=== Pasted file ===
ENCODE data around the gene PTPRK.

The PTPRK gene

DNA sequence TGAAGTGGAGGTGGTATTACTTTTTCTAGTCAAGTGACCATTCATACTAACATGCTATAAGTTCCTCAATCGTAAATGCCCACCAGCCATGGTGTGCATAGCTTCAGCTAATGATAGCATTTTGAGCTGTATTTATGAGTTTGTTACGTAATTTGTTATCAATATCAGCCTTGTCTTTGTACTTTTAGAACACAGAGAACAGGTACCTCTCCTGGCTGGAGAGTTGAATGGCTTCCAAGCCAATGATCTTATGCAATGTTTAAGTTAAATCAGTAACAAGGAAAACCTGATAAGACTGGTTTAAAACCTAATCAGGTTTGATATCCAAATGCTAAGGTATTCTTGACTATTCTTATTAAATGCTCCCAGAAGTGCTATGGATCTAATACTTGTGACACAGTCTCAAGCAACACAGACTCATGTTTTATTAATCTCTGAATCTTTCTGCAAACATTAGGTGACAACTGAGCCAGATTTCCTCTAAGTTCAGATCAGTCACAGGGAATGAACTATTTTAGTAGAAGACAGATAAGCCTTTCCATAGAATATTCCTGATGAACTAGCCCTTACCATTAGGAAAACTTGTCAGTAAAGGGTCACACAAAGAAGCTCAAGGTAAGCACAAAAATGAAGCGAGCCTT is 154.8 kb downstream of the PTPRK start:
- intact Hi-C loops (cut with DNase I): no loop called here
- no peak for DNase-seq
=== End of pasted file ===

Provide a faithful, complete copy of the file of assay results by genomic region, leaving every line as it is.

ENCODE data around the gene PTPRK.

The PTPRK gene

DNA sequence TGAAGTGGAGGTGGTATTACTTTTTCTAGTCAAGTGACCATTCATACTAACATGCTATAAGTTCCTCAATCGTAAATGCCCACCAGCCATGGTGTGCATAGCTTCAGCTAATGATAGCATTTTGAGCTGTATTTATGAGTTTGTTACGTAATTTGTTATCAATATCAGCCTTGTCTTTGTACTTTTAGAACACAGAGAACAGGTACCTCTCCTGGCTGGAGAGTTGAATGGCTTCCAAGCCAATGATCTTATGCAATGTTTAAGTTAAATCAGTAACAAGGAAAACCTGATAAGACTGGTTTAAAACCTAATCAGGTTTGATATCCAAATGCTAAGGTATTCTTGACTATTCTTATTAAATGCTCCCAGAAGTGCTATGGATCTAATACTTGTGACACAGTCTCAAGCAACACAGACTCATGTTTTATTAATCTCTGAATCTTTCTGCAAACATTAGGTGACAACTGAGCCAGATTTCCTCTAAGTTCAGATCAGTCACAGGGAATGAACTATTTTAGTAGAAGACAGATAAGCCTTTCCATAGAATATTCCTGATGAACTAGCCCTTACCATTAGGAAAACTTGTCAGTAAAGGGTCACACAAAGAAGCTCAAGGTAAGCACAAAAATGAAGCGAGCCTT is 154.8 kb downstream of the PTPRK start:
- intact Hi-C loops (cut with DNase I): no loop called here
- no peak for DNase-seq